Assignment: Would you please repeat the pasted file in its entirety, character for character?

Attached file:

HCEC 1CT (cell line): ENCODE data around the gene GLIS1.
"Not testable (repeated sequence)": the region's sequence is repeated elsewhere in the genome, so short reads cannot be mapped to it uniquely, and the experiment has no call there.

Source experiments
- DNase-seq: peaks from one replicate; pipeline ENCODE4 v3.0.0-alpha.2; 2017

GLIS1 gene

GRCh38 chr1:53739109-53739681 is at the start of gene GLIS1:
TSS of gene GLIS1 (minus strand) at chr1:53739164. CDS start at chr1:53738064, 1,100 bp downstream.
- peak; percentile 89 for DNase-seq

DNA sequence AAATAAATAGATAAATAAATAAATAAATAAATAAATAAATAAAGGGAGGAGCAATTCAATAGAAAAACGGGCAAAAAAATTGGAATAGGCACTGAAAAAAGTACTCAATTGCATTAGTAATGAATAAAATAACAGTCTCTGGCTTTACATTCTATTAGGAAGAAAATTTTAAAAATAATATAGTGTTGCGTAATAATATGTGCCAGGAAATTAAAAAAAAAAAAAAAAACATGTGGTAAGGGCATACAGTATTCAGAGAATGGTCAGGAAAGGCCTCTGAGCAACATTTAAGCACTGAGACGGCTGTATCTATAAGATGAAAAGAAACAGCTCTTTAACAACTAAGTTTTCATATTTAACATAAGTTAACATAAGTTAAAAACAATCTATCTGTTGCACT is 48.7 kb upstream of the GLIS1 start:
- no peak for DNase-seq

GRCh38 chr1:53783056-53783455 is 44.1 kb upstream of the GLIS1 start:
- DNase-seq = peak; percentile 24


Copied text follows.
HCEC 1CT (cell line): ENCODE data around the gene GLIS1.
"Not testable (repeated sequence)": the region's sequence is repeated elsewhere in the genome, so short reads cannot be mapped to it uniquely, and the experiment has no call there.

Source experiments
- DNase-seq: peaks from one replicate; pipeline ENCODE4 v3.0.0-alpha.2; 2017

GLIS1 gene

GRCh38 chr1:53739109-53739681 is at the start of gene GLIS1:
TSS of gene GLIS1 (minus strand) at chr1:53739164. CDS start at chr1:53738064, 1,100 bp downstream.
- peak; percentile 89 for DNase-seq

DNA sequence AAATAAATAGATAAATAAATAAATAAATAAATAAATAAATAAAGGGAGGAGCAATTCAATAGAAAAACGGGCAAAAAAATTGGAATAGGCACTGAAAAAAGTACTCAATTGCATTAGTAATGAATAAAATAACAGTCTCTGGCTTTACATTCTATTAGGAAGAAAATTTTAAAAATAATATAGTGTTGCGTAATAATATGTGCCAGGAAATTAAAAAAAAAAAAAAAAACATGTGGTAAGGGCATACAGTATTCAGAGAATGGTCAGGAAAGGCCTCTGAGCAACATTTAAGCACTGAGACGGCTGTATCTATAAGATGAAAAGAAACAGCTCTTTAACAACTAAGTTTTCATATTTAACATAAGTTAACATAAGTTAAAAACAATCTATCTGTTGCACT is 48.7 kb upstream of the GLIS1 start:
- no peak for DNase-seq

GRCh38 chr1:53783056-53783455 is 44.1 kb upstream of the GLIS1 start:
- DNase-seq = peak; percentile 24